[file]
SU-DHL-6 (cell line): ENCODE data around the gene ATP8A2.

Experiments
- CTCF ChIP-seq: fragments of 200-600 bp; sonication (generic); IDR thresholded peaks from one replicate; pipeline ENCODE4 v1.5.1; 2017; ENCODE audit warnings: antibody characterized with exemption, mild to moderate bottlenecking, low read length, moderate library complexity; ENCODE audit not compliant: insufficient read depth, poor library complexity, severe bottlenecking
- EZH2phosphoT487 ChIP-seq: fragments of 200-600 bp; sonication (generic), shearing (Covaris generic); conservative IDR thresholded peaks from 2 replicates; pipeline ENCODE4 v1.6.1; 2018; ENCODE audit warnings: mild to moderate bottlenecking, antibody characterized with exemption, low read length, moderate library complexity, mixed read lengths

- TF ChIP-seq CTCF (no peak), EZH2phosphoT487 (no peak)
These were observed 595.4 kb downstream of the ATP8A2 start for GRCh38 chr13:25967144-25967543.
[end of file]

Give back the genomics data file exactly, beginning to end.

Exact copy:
SU-DHL-6 (cell line): ENCODE data around the gene ATP8A2.

Experiments
- CTCF ChIP-seq: fragments of 200-600 bp; sonication (generic); IDR thresholded peaks from one replicate; pipeline ENCODE4 v1.5.1; 2017; ENCODE audit warnings: antibody characterized with exemption, mild to moderate bottlenecking, low read length, moderate library complexity; ENCODE audit not compliant: insufficient read depth, poor library complexity, severe bottlenecking
- EZH2phosphoT487 ChIP-seq: fragments of 200-600 bp; sonication (generic), shearing (Covaris generic); conservative IDR thresholded peaks from 2 replicates; pipeline ENCODE4 v1.6.1; 2018; ENCODE audit warnings: mild to moderate bottlenecking, antibody characterized with exemption, low read length, moderate library complexity, mixed read lengths

- TF ChIP-seq CTCF (no peak), EZH2phosphoT487 (no peak)
These were observed 595.4 kb downstream of the ATP8A2 start for GRCh38 chr13:25967144-25967543.